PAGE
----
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Hacker uses Trojanized Python and PHP Packages to Steal AWS Keys


The discovery of two trojanized Python and PHP packages reveals yet another instance of a program source chain assault aimed at the open-source environment. "Ctx," a Python module available in the PyPi library, is one of the affected packages. The other is "phpass," a PHP bundle forked on GitHub to disseminate a rogue update. 

In both circumstances, the hacker appears to have taken advantage of expired offers, according to the SANS Internet Storm Center (ISC). Ctx was last published to PyPi on December 19, 2014, while phpass has not received an update since its submission to Packagist on August 31, 2012. 

PyPi removed from the repository

The malicious Python package deal uploaded to PyPi on May 21, 2022, has been removed from the repository. However, the PHP library is still available on GitHub. The hacker(s) designed the updates to send AWS credentials to a Heroku URL called anti-theft-web.Heroku app [.] com. "It looks like the perpetrator hopes to obtain all of the environment variables, encode them in Base64, and transfer the data to a web app under the perpetrator's control," Ching (an ISC volunteer incident handler) explained.

The attacker gained unauthorized access to the maintainer's account to publish the new ctx variant. Further research revealed that the threat actor registered the expiring domain utilized by the initial maintainer on May 14, 2022. "With authority over the original domain name, it would be straightforward to create a corresponding email to receive a password reset email," Ching added. "Once the offender had access to the account, he or she could delete the old package and upload the new back door versions." 

On May 10, 2022, security consultant Lance Vick revealed how to purchase lapsed NPM maintainer email domains and then use them to re-create maintainer emails and assume control of the packages. "With control over the original domain title, sending a password reset email would be easy," Ching explained. "With access to the account, the criminal might delete the previous packages and replace them with the backdoored versions." Security consultant Lance Vick disclosed how to obtain lapsed NPM maintainer email addresses and use them to re-create maintainer emails and take control of packages in May of 2022.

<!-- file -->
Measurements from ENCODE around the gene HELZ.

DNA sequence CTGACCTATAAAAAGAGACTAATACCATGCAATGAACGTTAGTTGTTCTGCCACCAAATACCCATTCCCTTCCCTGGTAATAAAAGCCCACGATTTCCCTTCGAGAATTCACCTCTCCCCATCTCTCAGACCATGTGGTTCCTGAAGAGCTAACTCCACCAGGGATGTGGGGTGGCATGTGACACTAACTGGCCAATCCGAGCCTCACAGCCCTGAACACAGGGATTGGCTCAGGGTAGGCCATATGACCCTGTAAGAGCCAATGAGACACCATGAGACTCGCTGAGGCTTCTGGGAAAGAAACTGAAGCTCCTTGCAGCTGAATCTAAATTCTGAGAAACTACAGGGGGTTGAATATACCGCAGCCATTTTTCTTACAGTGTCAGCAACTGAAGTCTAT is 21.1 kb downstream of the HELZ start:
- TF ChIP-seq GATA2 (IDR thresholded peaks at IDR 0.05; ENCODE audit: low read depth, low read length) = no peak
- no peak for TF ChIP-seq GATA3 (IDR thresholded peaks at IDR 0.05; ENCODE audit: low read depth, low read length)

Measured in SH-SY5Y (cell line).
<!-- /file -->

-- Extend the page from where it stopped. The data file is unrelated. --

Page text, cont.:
A metadata analysis of 1.63 million JavaScript NPM deals performed by academics from Microsoft and North Carolina State University uncovered 2,818 maintainer email addresses associated with expired domains, effectively allowing an attacker to hijack 8,494 offers circumventing the NPM accounts. "In general, any domain name can be purchased from a domain registrar, allowing the purchaser to connect to an email hosting service to obtain a personalized email address," the scientists explained. "An attacker can hijack a user's domain to access an account associated with that email address." 

"It appears that the PHPass breach occurred because the owner of the package source 'HauteLook' cancelled his account, and then the attacker claimed the username,” the researchers claimed. Public open source code repositories such as Maven, NPM, Packages, PyPi, and RubyGems are a vital part of the software supply chain many enterprises rely on to develop applications. On the other hand, this has made them a desirable target for many attackers looking to distribute malware. The methods include typo squatting, dependency misunderstanding, and account takeover attacks, which hackers might use to transmit fake versions of actual packages, resulting in massive supply-chain compromises.


Developers blindly trust repositories and install packages from these sources, assuming they are secure. Threat actors are using these repositories as a malware distribution vector and successfully launching attacks on both developer and CI/CD machines in the pipeline. Enforcing a zero-trust policy across your environment and assessing its security preparedness by performing regular penetration testing can help improve your security posture and help avoid issues like this.